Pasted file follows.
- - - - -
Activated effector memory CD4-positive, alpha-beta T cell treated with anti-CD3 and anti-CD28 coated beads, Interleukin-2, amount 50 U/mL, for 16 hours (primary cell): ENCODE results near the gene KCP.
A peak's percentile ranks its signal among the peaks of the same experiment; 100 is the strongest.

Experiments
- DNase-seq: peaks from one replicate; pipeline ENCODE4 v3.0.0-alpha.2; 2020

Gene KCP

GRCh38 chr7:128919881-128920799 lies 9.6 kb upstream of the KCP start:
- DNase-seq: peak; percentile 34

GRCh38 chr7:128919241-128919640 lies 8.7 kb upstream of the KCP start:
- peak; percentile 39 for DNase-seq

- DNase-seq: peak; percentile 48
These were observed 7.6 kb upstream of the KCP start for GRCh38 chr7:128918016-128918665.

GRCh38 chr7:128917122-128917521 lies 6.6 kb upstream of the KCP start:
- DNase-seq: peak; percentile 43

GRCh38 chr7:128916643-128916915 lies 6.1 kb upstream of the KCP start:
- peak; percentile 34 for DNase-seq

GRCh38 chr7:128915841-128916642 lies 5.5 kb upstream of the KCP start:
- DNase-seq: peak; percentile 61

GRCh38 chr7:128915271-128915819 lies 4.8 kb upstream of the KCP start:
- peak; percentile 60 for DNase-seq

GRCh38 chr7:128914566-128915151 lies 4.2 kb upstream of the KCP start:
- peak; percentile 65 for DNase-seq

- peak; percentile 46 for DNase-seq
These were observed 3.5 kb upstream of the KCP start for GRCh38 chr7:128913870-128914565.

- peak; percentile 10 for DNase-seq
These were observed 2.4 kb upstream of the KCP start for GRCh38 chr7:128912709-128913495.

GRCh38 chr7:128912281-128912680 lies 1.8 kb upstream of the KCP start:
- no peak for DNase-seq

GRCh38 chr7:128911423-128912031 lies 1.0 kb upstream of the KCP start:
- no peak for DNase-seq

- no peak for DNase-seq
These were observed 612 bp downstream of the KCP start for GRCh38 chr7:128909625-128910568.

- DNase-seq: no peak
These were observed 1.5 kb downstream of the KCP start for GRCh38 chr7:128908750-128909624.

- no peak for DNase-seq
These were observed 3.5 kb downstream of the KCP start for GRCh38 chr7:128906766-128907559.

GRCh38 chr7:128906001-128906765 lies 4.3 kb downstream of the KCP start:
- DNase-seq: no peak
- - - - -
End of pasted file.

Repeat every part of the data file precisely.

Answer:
Activated effector memory CD4-positive, alpha-beta T cell treated with anti-CD3 and anti-CD28 coated beads, Interleukin-2, amount 50 U/mL, for 16 hours (primary cell): ENCODE results near the gene KCP.
A peak's percentile ranks its signal among the peaks of the same experiment; 100 is the strongest.

Experiments
- DNase-seq: peaks from one replicate; pipeline ENCODE4 v3.0.0-alpha.2; 2020

Gene KCP

GRCh38 chr7:128919881-128920799 lies 9.6 kb upstream of the KCP start:
- DNase-seq: peak; percentile 34

GRCh38 chr7:128919241-128919640 lies 8.7 kb upstream of the KCP start:
- peak; percentile 39 for DNase-seq

- DNase-seq: peak; percentile 48
These were observed 7.6 kb upstream of the KCP start for GRCh38 chr7:128918016-128918665.

GRCh38 chr7:128917122-128917521 lies 6.6 kb upstream of the KCP start:
- DNase-seq: peak; percentile 43

GRCh38 chr7:128916643-128916915 lies 6.1 kb upstream of the KCP start:
- peak; percentile 34 for DNase-seq

GRCh38 chr7:128915841-128916642 lies 5.5 kb upstream of the KCP start:
- DNase-seq: peak; percentile 61

GRCh38 chr7:128915271-128915819 lies 4.8 kb upstream of the KCP start:
- peak; percentile 60 for DNase-seq

GRCh38 chr7:128914566-128915151 lies 4.2 kb upstream of the KCP start:
- peak; percentile 65 for DNase-seq

- peak; percentile 46 for DNase-seq
These were observed 3.5 kb upstream of the KCP start for GRCh38 chr7:128913870-128914565.

- peak; percentile 10 for DNase-seq
These were observed 2.4 kb upstream of the KCP start for GRCh38 chr7:128912709-128913495.

GRCh38 chr7:128912281-128912680 lies 1.8 kb upstream of the KCP start:
- no peak for DNase-seq

GRCh38 chr7:128911423-128912031 lies 1.0 kb upstream of the KCP start:
- no peak for DNase-seq

- no peak for DNase-seq
These were observed 612 bp downstream of the KCP start for GRCh38 chr7:128909625-128910568.

- DNase-seq: no peak
These were observed 1.5 kb downstream of the KCP start for GRCh38 chr7:128908750-128909624.

- no peak for DNase-seq
These were observed 3.5 kb downstream of the KCP start for GRCh38 chr7:128906766-128907559.

GRCh38 chr7:128906001-128906765 lies 4.3 kb downstream of the KCP start:
- DNase-seq: no peak